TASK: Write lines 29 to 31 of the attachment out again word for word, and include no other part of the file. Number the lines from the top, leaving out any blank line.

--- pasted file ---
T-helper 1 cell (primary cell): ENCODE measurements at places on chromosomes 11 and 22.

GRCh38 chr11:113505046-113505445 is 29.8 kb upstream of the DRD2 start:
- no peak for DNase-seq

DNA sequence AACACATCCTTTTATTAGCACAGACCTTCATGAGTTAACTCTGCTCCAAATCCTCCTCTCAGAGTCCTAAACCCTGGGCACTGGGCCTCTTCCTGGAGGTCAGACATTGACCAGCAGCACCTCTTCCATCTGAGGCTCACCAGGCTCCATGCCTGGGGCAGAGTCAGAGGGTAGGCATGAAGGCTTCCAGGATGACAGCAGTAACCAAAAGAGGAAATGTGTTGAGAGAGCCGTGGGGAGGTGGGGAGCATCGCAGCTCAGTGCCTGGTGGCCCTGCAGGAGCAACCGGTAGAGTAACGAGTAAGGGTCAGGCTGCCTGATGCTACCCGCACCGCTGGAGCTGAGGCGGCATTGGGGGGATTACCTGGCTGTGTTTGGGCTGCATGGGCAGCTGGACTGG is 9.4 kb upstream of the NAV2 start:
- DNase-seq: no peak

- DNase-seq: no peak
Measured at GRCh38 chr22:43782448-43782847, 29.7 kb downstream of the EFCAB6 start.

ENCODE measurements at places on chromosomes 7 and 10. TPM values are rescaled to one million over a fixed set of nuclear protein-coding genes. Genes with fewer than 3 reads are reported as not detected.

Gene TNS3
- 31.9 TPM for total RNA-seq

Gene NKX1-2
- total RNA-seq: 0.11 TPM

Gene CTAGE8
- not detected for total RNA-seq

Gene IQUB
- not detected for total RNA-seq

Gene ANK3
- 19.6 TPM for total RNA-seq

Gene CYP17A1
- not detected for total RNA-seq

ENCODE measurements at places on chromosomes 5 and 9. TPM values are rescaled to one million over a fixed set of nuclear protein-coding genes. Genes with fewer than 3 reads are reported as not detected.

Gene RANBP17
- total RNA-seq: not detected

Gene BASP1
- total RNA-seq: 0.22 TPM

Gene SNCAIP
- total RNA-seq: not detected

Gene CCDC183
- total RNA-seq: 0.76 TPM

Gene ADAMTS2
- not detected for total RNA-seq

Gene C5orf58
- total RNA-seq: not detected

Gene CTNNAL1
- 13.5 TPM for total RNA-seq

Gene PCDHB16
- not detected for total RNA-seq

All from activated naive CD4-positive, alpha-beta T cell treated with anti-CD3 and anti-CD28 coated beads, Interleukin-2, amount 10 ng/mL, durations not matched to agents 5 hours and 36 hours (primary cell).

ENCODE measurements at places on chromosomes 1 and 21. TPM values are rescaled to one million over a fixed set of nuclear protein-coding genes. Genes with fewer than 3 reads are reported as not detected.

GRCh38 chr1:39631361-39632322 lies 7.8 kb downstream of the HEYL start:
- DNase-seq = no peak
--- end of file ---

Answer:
- total RNA-seq: 0.76 TPM

Gene ADAMTS2
- not detected for total RNA-seq